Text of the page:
A Psychiatrist's Journey from Parent to Founder of Research Advocacy Organization

November 1, 1997
Eric London, MD

Volume 14, Issue 11

In 1988 I was working as a general adult psychiatrist with a specialty in addictions. One day, a newly referred patient came to my office accompanied by his mother. Although he was well groomed, he was distinctly "nerdy." When I inquired about his chief complaint, his mother quickly explained that, although he had graduated from community college, he was unable to secure a job interview due to his obsessing on the details of his resume.

In 1988 I was working as a general adult psychiatrist with a specialty in addictions. One day, a newly referred patient came to my office accompanied by his mother. Although he was well groomed, he was distinctly "nerdy." When I inquired about his chief complaint, his mother quickly explained that, although he had graduated from community college, he was unable to secure a job interview due to his obsessing on the details of his resume.

I noted that her son spoke in a bizarre manner, using many idioms incorrectly. His mother noted my apparent distress and stated matter-of-factly that her son was autistic-as if she had a long history of explaining his behaviors to professionals. This young man was being medicated with thioridazine (Mellaril), although she did not feel it was very helpful.We concluded our meeting by scheduling an appointment some months in the future. Without a calendar, my patient immediately identified the day of the week of each proposed date. When they left my office, I felt disturbed and unsettled by my lack of knowledge regarding this patient's disorder. Nowhere in my medical training had I ever seen an individual within the autism spectrum. My image of an individual with autism-I suppose from some picture in a medical textbook-was limited to a three-year-old who did nothing but spin or rock.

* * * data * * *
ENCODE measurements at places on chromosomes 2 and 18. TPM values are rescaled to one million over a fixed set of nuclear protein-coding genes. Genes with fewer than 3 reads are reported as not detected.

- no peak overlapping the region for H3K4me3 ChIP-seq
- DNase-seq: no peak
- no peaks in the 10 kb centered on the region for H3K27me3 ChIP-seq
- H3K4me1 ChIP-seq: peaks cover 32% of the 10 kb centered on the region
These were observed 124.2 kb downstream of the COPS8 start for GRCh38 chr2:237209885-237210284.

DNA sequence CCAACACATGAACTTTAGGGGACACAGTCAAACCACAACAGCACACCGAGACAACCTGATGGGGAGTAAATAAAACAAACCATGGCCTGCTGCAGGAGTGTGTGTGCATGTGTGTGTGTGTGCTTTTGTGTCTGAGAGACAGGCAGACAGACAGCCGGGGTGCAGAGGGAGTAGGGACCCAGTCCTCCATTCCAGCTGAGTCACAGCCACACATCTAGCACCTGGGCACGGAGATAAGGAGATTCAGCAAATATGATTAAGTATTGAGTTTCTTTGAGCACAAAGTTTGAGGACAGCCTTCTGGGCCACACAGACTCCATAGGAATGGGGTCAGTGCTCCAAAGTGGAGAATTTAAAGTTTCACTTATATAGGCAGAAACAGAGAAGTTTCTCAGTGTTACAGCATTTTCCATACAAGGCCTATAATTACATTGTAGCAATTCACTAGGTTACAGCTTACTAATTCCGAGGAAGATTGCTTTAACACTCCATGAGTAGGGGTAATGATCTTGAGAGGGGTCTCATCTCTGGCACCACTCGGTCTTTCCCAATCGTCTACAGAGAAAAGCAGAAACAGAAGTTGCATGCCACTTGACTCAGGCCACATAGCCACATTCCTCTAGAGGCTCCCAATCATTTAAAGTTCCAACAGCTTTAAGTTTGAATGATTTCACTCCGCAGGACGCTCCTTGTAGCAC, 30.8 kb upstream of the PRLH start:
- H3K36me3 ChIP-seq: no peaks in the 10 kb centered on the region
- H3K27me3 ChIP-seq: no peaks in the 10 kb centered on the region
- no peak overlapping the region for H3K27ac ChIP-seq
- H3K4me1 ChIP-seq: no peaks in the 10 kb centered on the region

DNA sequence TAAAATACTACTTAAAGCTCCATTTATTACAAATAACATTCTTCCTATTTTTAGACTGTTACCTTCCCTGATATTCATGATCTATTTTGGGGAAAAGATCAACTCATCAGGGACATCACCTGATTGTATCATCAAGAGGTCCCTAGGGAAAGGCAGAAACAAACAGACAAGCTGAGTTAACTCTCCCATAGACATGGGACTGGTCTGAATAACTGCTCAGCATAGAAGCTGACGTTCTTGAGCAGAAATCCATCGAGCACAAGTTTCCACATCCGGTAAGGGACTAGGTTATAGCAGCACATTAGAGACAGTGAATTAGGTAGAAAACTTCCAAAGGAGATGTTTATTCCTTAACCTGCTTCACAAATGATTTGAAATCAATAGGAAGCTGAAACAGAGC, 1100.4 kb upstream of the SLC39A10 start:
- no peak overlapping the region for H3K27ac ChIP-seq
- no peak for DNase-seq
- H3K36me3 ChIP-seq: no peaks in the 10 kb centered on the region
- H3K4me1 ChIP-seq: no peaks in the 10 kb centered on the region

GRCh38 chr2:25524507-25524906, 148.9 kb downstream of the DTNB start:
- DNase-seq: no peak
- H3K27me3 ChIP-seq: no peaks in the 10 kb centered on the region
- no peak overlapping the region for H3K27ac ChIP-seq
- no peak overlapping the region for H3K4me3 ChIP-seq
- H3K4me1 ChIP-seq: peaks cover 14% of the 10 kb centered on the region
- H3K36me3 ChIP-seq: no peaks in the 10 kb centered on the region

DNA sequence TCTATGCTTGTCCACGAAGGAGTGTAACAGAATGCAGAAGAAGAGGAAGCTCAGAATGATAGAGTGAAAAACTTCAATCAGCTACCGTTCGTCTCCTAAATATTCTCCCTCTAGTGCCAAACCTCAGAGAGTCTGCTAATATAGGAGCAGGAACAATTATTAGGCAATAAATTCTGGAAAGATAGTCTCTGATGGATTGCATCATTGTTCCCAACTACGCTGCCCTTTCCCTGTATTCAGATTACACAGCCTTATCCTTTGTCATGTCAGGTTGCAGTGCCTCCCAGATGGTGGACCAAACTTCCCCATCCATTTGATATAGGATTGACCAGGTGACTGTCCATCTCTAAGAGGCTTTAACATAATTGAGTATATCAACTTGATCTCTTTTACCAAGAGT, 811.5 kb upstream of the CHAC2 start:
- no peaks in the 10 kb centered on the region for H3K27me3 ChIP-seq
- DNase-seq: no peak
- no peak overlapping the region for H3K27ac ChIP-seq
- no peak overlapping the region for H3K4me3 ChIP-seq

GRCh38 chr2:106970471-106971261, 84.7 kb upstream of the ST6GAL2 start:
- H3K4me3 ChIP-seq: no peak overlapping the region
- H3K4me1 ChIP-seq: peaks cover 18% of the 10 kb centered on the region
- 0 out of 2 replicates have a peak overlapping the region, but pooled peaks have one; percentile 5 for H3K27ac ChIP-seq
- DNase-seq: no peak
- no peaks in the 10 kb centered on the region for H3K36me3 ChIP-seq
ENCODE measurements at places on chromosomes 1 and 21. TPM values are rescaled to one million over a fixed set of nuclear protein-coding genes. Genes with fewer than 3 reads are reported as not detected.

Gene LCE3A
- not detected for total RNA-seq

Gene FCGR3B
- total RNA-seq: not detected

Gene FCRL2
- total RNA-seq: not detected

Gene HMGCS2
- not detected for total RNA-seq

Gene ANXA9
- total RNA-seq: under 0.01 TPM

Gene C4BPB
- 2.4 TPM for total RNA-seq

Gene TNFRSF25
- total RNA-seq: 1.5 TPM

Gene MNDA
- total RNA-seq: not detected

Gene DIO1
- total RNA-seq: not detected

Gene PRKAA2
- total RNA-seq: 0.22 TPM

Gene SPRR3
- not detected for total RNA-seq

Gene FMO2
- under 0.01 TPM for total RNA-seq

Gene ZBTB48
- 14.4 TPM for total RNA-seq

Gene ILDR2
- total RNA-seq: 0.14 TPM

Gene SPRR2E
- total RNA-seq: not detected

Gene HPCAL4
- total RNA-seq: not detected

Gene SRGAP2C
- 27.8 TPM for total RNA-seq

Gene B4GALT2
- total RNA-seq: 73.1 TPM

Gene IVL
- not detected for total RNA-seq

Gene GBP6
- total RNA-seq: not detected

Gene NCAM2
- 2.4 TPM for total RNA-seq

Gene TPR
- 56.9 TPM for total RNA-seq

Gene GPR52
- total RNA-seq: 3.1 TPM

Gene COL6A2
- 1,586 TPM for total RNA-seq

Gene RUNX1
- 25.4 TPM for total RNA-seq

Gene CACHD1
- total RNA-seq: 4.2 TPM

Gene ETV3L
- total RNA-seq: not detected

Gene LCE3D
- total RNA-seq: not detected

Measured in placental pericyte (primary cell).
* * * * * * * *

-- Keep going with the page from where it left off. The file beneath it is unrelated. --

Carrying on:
Not long after this incident, my 22-month-old son was diagnosed as having autism, often referred to as pervasive developmental disorder. I increased my efforts to learn all that I could about autism and related disorders.

The medical and, specifically, the psychiatric literature was daunting. The words "hopeless" and "no known treatment" occurred over and over again. Psychiatric articles suggested that haloperidol (Haldol) was the most effective medication, but about one-third of the children on it evidenced tardive dyskinesia after one year. Other articles declared that no medications worked and that it was best not to medicate. Visits to teaching hospitals yielded confirmation of the diagnosis with no pretense of having anything else to offer.